Date of Graduation
Eberly College of Arts and Sciences
Forensic and Investigative Science
When two objects come into contact with one another, there is a potential for the transfer of material between those objects. The goal of this research was to develop statistical models to aid investigators in the reconstruction of a shooting incident. Specifically, the determination of the direction of fire from the angle of impact of the bullet was addressed by assessing the deformation of the bullet and the transfer of glass onto the bullet. Transfer of material to bullets is an underexploited area of trace evidence. Current research has mainly been observational and no attempt has been made to provide a quantitative measure to the results. Four aspects of bullet deformation after perforation of a glass target were studied during the research: (1) the shape of the bullet holes, (2) the side view of bullet deformation, (3) the frontal view of bullet deformation, and (4) the distribution of glass onto the bullets. A Ruger SR9 9mm pistol was used to fire 100 cartridges at individual glass samples at angles of 45°, 50°, 60°, 75°, and 90° using full metal jacket and lead round nose ammunition. The following methodologies were employed for image capture and analysis: (1) focus stacking was used to generate high-quality images of the frontal view of the bullet, (2) analysis of the bullet holes in the glass targets using HemoSpat, (3) analysis of bullet deformation and distribution of glass onto bullets using ImageJ. Regression modeling and principal component analysis were performed on the data. The research found that examining bullet holes in glass is not a viable method for determining angle of impact. It also found that the side view deformation of full metal jacket bullets can be used to distinguish between some impact angles, for example, 90° and 65°, but cannot be used for lead round nose bullets. Furthermore, the front view deformation and distribution of glass on full metal jacket bullets can be used to distinguish between some impact angles, for example, 75° and 50°, but cannot be used for lead round nose bullets.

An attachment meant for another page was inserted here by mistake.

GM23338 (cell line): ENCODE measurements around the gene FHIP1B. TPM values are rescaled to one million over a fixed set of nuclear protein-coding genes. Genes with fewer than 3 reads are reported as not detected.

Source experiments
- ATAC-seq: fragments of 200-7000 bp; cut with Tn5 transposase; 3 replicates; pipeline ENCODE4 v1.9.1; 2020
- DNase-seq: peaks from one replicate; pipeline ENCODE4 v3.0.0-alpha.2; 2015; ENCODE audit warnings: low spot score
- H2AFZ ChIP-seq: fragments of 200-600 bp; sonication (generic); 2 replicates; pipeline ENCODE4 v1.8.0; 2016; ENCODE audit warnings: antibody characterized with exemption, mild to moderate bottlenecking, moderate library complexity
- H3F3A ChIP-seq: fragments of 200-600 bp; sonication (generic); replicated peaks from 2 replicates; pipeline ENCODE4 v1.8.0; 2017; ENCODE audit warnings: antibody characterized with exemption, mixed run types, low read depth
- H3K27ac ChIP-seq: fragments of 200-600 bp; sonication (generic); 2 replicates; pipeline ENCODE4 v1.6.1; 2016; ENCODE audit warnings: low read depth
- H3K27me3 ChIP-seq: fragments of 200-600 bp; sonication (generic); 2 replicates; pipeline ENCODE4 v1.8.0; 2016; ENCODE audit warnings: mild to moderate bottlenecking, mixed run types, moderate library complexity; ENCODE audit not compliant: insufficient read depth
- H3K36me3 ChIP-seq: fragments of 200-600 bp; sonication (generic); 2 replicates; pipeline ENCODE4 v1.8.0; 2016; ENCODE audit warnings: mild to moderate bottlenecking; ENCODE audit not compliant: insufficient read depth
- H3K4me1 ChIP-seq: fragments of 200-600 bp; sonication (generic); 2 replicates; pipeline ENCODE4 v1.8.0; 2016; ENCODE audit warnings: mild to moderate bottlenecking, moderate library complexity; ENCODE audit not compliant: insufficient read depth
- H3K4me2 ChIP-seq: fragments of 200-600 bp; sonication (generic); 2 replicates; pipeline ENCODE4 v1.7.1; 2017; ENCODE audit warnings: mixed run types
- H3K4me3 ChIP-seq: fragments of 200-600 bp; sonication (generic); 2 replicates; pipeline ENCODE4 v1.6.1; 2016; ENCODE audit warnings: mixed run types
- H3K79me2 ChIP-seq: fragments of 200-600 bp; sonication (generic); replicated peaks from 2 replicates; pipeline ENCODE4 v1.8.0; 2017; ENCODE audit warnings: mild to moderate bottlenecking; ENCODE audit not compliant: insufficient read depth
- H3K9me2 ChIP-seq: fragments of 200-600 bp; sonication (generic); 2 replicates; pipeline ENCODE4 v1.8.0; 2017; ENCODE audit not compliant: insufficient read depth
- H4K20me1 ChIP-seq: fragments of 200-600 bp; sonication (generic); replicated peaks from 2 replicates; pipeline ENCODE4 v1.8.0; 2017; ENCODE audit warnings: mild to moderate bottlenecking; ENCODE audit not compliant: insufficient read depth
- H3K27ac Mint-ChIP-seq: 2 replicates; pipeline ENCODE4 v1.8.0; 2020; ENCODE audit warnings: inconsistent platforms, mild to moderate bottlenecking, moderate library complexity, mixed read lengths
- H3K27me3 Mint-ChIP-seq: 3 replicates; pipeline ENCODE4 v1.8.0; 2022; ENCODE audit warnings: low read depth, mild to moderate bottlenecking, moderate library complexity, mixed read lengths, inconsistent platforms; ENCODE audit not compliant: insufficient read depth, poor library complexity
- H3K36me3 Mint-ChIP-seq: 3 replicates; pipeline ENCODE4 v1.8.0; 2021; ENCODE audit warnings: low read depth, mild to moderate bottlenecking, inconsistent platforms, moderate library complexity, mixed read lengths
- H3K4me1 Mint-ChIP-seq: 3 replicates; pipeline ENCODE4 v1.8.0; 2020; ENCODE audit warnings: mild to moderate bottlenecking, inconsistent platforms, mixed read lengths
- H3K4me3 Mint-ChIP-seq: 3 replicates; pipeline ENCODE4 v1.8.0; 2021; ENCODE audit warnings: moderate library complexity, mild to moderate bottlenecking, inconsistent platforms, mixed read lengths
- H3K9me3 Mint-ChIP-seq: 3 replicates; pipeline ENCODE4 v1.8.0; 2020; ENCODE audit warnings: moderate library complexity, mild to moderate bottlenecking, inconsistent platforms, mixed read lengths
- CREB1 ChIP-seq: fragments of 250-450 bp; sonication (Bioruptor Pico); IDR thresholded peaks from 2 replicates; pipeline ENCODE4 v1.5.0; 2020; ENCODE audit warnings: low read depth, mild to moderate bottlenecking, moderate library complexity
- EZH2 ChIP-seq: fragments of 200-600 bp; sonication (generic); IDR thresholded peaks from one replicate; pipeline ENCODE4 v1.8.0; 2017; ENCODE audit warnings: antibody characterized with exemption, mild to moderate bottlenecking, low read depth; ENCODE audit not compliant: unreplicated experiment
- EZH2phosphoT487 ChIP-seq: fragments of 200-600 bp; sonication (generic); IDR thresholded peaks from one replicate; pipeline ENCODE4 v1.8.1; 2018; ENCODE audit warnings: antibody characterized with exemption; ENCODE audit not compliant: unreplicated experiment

Jeffreys II, Roger L., "Determining the Angle of Impact from the Analysis of Bullets Following Perforation with Glass" (2016). Graduate Theses, Dissertations, and Problem Reports. 7094.